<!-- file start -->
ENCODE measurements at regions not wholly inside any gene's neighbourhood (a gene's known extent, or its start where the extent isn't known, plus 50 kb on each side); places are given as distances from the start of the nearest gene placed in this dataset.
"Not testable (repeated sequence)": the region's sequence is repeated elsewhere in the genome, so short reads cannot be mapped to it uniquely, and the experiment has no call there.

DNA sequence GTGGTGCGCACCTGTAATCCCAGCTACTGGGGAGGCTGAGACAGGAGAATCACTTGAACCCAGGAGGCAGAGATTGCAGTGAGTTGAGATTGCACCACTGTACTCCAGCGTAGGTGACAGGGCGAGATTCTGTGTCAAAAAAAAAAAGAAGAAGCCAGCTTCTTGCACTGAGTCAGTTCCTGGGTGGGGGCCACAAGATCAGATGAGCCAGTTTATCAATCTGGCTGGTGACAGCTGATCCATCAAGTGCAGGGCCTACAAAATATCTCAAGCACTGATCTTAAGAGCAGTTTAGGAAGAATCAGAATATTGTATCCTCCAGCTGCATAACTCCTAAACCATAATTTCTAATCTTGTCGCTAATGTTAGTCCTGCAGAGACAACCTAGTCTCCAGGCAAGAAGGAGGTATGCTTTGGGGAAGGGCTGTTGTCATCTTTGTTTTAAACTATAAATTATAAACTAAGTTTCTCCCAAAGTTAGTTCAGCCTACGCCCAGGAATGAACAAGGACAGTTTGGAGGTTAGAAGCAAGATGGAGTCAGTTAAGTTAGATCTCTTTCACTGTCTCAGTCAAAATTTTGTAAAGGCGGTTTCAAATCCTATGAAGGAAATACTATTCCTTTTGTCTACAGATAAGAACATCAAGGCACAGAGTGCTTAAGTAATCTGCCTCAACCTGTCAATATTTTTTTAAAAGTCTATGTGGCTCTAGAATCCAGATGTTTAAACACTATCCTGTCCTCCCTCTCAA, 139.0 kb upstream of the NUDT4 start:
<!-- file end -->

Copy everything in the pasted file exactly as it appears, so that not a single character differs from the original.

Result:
ENCODE measurements at regions not wholly inside any gene's neighbourhood (a gene's known extent, or its start where the extent isn't known, plus 50 kb on each side); places are given as distances from the start of the nearest gene placed in this dataset.
"Not testable (repeated sequence)": the region's sequence is repeated elsewhere in the genome, so short reads cannot be mapped to it uniquely, and the experiment has no call there.

DNA sequence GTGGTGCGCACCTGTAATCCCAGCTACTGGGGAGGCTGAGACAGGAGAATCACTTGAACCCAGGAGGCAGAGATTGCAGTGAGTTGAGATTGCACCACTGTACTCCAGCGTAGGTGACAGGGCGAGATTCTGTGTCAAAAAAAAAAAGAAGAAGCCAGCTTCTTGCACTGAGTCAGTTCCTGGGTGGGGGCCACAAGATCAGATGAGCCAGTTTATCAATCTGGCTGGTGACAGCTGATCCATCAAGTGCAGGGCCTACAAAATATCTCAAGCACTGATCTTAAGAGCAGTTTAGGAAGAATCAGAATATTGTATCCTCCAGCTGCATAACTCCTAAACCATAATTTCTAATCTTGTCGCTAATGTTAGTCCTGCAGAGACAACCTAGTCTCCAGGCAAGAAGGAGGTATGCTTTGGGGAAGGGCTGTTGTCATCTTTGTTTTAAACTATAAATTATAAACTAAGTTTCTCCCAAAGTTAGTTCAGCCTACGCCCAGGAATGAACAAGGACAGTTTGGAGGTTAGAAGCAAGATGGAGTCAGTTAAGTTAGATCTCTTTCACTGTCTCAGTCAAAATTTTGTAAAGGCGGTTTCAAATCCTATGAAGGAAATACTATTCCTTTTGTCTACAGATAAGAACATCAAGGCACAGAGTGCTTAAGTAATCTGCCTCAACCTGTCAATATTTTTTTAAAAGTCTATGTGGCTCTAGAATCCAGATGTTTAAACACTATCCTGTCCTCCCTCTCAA, 139.0 kb upstream of the NUDT4 start: